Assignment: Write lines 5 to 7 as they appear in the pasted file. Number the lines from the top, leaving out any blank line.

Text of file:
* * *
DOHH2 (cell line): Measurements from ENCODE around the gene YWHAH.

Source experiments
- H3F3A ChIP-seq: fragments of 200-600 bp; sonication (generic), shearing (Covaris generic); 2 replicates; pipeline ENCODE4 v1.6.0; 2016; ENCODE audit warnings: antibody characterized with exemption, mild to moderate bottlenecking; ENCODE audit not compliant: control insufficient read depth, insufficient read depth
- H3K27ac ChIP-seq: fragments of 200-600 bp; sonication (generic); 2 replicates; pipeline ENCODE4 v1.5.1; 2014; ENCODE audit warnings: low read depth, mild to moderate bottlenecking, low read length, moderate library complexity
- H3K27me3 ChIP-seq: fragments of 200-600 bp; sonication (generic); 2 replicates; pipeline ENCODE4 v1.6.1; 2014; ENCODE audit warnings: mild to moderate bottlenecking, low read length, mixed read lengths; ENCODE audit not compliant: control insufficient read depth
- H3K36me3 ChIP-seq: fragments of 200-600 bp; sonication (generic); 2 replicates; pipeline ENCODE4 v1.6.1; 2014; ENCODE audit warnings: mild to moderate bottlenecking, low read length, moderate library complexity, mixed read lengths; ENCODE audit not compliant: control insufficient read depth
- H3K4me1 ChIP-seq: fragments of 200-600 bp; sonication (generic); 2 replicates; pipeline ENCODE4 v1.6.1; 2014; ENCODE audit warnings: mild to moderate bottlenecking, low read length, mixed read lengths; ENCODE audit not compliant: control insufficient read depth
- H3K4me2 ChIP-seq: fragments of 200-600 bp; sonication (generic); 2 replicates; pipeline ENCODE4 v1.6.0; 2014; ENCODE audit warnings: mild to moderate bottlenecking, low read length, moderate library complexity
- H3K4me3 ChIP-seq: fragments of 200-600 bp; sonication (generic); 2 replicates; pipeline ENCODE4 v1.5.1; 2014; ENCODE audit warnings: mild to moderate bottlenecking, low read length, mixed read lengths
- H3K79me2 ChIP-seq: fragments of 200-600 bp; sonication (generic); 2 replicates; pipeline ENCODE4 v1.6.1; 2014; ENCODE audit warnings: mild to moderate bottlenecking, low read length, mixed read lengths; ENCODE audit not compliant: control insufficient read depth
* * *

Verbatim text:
- H3K27me3 ChIP-seq: fragments of 200-600 bp; sonication (generic); 2 replicates; pipeline ENCODE4 v1.6.1; 2014; ENCODE audit warnings: mild to moderate bottlenecking, low read length, mixed read lengths; ENCODE audit not compliant: control insufficient read depth
- H3K36me3 ChIP-seq: fragments of 200-600 bp; sonication (generic); 2 replicates; pipeline ENCODE4 v1.6.1; 2014; ENCODE audit warnings: mild to moderate bottlenecking, low read length, moderate library complexity, mixed read lengths; ENCODE audit not compliant: control insufficient read depth
- H3K4me1 ChIP-seq: fragments of 200-600 bp; sonication (generic); 2 replicates; pipeline ENCODE4 v1.6.1; 2014; ENCODE audit warnings: mild to moderate bottlenecking, low read length, mixed read lengths; ENCODE audit not compliant: control insufficient read depth